Rumour has it that the pan-European experimental folk collective requested as late as slot as possible to take advantage of the darkness for maximum effect, but the sun’s position in the sky doesn’t diminish their drama in the least. A figure masked with an animal skull spreads incense smoke to the sound of birdsong to signal the start of their set, and in procession they walk on as shamans to receive a blessing. After a full five minutes of silent theatre they gravely begin to howl, and we wonder if this is a show or they’re opening a hellmouth, our cheers confused and nervous. Tribal chanting builds like a call from the dawn of time, and heads begin to bob as we clap politely between songs, if there even can be said to be discreet songs. Are they even a band or are they better described as a cult? Many of the static crowd are rapt but those who wander past do so giggling. You can’t deny the primordial power of what Heilung are doing, or the majesty of the booming throat singing rolling across the hills of Donington, but their place on the bill is perplexing. They’re definitely at least tangentially related to rock and metal, but with Busted playing around the corner, the sounds of pre-Christian Europe feel asynchronous. You can’t shake the feeling that, by the end of their set, Heilung now possibly own our immortal souls. 

Funeral For A Friend

It seems like the most popular move among the crowd is to switch stages midway through Queens Of The Stone Age and head around the increasingly treacherous hill for Funeral For A Friend, eager to catch Holding Absence’s Lucas Woodland in his role as Matthew Davies-Kreye’s temporary replacement. A huge light and a roar, signals the start of ‘This Year’s Most Open Heartbreak’s slapping full powered aggression, with Funeral For A Friend as hardcore in their emo sound as they’ve always been, the screamed vocals waking our weary souls. Seamlessly, they slide into ‘Juneau’, with Woodland offering a tactfully understated performance focused on the power of the music as a whole rather than individual members. He stands poised for the longest time, mic stand over his shoulders, guiding a deeply intentioned singalong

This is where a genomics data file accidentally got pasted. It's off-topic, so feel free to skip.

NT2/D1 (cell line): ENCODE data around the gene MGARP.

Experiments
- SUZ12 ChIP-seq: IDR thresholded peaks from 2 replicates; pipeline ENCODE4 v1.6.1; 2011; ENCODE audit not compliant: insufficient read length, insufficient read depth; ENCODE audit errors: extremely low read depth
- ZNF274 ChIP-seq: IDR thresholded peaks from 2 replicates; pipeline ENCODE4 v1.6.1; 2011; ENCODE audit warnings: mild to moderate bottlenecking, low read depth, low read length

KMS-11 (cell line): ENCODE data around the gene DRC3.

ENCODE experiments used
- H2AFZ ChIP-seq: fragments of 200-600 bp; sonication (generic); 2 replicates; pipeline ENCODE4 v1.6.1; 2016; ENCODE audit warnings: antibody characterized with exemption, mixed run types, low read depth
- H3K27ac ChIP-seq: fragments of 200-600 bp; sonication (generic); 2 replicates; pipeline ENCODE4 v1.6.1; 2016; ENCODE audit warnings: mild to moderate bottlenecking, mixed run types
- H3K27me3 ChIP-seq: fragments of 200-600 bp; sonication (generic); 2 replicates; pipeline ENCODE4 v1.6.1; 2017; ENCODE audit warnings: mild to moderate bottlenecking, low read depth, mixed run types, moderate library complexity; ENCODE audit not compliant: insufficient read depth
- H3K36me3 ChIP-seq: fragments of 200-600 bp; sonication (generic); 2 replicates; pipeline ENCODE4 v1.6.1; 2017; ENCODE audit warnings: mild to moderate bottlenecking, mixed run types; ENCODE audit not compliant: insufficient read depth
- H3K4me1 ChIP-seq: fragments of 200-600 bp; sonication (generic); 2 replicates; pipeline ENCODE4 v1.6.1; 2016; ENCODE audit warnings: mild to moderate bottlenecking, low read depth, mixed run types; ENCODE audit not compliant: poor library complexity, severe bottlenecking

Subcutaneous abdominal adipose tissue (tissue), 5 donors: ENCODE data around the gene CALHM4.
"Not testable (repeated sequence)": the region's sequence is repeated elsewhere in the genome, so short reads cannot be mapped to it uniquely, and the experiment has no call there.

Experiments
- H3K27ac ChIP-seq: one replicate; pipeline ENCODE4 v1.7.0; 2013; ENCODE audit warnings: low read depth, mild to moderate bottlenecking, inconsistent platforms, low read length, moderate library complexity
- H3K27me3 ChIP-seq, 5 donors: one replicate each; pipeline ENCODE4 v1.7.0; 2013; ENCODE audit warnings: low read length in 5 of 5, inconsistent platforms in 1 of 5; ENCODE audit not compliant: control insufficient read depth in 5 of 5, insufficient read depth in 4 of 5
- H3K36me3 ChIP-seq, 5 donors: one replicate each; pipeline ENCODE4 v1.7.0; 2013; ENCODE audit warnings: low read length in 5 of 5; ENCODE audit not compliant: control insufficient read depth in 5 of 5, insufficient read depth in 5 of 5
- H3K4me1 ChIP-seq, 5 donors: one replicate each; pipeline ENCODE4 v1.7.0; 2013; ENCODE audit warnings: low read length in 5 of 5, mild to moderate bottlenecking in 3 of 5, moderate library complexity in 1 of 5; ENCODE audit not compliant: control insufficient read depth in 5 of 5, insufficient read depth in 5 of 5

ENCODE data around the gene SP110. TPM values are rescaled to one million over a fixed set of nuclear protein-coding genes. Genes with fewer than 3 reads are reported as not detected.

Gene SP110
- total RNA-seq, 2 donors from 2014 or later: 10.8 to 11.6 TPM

“We need more, wake it up!” It’s impossible to ignore the twisting, winding melody of ‘All The Rage’ held together with grunge tuning. Without fanfare, Charlie Simpson pops up to lend his vocals, proving his range is far greater than Fightstar or Busted have showcased so far. In the distance, we hear snatches of Queens Of The Stone Age, who feel positively cost in comparison to the welshmen on the Opus Stage. Funeral For A Friend create unease in the most positive way possible, and lesser band would have crumbled after losing their frontman, and most of the original lineup, along the way. As last year’s tour proved, the Funeral For A Friend sound is greater than the sum of its parts and capable of moving the dampened crowds of Download to fine voice.

Queens Of The Stone Age

Dark Americana is what’s fuelling the Download masses today, so the opening chords of ‘Little Sister’ which open Queens Of The Stone Age’s set are treated like rays of midnight sunshine. Frontman Josh Homme, black shirted and bearded like a cowboy prophet, imbues each chord with enough force to split the clouds. ‘Burn The Witch’ must win the prize for most brutal use of lap steel to date as it squeals like it needs oiling for its pain, while Homme jerks behind like a de-stringed puppet, demonic against a scarlet backdrop. Yes, the big hitters from ‘Songs For The Deaf’ suffer a little without the nastiness of their original incarnation in the hands of Mondo Generator’s Nick Oliveri, but no one could deny the potency of ‘Go With The Flow’, which wails and booms as the perfect main stage tune, simultaneously still challenging and rewarding. ‘No One Knows’ still resoundingly hits, with just a hint of sadness on downturn of each line, a quiet lull to nothing with a whispered bassline before a triumphal return.